• Severe Combined Immune Deficiency (SCID)
    NICHD funded an initiative to study the potential of a new technology to screen for SCID, a disorder which leaves an infant without a functioning immune system unless he or she receives early diagnosis and emergency treatment. This research has helped paved the way for the expansion of SCID screening throughout the country.

  • Phenylketonuria
    NICHD-supported research on the intellectual development of infants identified with PKU who were treated with a low-phenylalanine diet clearly showed improved outcomes for these children. Further NICHD research has shown that staying on the diet is beneficial for people with PKU at all ages, and it is particularly important for women with PKU who might become pregnant.
  • Congenital Hypothyroidism
    NICHD-supported investigators developed a screening method for congenital hypothyroidism, a deficiency that leads to abnormal growth and development if not detected at birth and treated with supplemental thyroxine. NICHD studies showed that that those diagnosed at birth and treated appropriately had the same intellectual levels as their siblings without the condition.

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Other Activities & Advances

The NICHD is also active in the following activities related to newborn screening:

  • The IDDB also supports the Newborn Screening Translational Research Network (NBSTRN) as a resource for research efforts in newborn screening. The NBSTRN works collaboratively with other organizations involved in newborn screening related activities, including federal programs (see next bullet) and organizations such as the Association for Public Health Laboratories, the Genetic Alliance, and the National Newborn Screening and Genetics Resource Center.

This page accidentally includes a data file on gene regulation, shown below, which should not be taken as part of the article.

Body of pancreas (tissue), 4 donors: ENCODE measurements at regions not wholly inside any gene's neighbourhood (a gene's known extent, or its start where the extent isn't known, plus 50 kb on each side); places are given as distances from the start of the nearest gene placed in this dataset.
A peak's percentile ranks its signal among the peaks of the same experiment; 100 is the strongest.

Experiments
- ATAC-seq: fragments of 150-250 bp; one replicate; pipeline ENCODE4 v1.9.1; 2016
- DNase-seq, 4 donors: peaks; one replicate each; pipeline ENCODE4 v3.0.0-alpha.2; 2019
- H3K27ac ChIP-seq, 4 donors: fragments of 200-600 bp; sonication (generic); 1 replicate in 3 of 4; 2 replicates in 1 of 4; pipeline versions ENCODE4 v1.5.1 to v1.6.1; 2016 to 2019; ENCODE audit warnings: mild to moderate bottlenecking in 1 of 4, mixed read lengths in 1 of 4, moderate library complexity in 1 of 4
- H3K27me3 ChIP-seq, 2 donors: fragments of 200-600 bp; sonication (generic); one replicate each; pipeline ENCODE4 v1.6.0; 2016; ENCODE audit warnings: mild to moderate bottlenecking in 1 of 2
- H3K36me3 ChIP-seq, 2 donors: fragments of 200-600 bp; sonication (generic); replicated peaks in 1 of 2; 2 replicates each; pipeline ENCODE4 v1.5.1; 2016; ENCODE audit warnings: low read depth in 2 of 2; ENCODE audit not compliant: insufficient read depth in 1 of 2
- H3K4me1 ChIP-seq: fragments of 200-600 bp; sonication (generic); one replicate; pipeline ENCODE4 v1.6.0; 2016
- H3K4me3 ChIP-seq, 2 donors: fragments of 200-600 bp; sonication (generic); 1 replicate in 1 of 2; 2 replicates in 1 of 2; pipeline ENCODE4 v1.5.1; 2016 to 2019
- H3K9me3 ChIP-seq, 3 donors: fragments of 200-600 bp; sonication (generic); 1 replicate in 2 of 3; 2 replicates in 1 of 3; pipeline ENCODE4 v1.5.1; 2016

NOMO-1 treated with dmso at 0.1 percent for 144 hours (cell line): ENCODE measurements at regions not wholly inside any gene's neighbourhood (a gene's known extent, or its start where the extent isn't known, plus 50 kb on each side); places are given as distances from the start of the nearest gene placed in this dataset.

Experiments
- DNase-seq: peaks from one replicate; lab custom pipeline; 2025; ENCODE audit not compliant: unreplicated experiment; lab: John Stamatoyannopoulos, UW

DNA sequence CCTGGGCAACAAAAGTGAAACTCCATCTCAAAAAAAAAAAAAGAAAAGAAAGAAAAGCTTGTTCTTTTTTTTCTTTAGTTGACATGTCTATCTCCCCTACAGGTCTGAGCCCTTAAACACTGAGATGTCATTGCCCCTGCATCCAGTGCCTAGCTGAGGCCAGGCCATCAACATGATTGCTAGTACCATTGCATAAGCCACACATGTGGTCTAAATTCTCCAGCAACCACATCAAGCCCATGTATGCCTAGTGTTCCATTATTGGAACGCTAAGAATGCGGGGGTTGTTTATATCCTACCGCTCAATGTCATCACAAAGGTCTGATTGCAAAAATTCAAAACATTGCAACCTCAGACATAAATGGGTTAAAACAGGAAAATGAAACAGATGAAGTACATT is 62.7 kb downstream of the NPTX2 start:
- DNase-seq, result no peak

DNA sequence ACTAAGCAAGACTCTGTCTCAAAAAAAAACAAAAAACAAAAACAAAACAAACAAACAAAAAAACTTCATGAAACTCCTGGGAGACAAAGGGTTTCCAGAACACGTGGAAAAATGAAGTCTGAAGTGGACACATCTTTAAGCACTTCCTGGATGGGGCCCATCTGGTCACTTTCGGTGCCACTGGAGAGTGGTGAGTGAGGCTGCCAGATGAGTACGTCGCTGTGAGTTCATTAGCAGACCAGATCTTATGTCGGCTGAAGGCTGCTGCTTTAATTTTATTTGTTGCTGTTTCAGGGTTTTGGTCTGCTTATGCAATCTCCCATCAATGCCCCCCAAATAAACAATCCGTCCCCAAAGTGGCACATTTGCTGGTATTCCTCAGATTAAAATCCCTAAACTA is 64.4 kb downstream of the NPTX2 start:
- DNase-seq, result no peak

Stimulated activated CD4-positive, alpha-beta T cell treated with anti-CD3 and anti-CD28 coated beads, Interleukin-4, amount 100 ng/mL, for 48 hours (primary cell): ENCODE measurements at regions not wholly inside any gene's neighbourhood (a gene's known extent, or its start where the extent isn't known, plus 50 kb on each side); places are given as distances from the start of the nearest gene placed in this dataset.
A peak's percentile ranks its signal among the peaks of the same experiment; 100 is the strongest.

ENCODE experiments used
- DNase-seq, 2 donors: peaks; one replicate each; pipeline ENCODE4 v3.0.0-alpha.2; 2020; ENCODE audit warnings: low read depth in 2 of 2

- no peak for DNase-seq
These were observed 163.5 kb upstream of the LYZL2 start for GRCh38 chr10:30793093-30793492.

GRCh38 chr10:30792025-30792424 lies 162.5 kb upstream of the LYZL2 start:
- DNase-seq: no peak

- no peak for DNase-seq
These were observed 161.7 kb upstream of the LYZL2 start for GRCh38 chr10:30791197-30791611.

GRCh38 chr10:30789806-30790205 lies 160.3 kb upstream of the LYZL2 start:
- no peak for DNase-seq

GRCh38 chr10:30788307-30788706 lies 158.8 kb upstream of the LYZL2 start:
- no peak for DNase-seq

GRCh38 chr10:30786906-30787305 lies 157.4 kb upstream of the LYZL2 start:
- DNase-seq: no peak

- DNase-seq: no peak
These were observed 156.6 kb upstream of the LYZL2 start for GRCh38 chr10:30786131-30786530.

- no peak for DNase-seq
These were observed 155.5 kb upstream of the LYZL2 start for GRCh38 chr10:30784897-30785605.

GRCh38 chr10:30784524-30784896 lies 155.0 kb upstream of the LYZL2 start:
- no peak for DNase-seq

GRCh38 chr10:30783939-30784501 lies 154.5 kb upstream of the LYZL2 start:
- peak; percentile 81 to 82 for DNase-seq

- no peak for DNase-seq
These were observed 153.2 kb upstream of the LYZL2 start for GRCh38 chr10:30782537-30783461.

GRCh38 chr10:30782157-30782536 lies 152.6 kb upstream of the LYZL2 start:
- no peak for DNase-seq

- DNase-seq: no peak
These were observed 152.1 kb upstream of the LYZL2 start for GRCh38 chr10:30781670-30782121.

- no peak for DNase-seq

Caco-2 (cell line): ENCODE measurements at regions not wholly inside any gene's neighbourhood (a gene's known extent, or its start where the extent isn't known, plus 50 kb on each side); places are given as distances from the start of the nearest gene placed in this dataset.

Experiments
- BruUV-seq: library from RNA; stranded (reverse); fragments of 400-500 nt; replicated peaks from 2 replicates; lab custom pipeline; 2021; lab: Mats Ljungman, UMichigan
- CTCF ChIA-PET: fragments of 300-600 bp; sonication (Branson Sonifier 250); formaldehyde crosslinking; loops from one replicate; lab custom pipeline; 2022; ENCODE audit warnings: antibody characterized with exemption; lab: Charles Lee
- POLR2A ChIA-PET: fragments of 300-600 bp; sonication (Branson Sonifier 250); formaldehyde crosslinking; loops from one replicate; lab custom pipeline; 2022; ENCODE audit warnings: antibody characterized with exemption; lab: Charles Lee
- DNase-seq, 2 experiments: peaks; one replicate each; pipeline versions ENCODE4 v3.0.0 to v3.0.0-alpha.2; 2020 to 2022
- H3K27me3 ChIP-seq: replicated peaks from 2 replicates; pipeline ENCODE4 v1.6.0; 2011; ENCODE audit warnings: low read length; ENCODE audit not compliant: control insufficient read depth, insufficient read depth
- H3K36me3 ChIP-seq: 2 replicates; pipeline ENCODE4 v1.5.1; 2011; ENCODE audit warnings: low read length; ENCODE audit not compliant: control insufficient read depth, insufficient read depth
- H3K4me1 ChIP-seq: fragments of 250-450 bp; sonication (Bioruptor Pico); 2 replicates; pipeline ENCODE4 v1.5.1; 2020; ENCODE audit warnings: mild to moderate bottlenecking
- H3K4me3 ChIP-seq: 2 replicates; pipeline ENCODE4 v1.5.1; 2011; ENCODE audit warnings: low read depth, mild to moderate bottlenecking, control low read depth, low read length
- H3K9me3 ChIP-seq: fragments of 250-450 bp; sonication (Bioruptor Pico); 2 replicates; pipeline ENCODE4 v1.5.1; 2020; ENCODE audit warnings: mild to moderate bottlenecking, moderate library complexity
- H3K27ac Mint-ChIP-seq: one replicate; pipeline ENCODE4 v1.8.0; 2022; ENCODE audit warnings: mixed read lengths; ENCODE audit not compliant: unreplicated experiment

• The NBSTRN provides infrastructure support to researchers working on projects relevant to newborn screening. Current and recently facilitated projects include pilot studies of newborn screening for SCID, natural history studies of inborn errors of metabolism, spinal muscular atrophy and lysosomal storage diseases, along with the development of novel technologies for screening.   
  • The Institute works closely with the Centers for Disease Control and Prevention (CDC) and the Health Resources and Services Administration (HRSA) to:
    • Provide quality control and improvement materials to ensure accurate tests distributed by CDC to states pilot testing new screenings.
    • Develop clinical decision support tools supported by HRSA (ACTion sheets) to guide infants’ health care providers.
    • Expand pilot studies and databases to enable the diagnosis, treatment, and long-term follow-up of SCID cases.

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Last Updated Date: 06/25/2013
Last Reviewed Date: 04/12/2013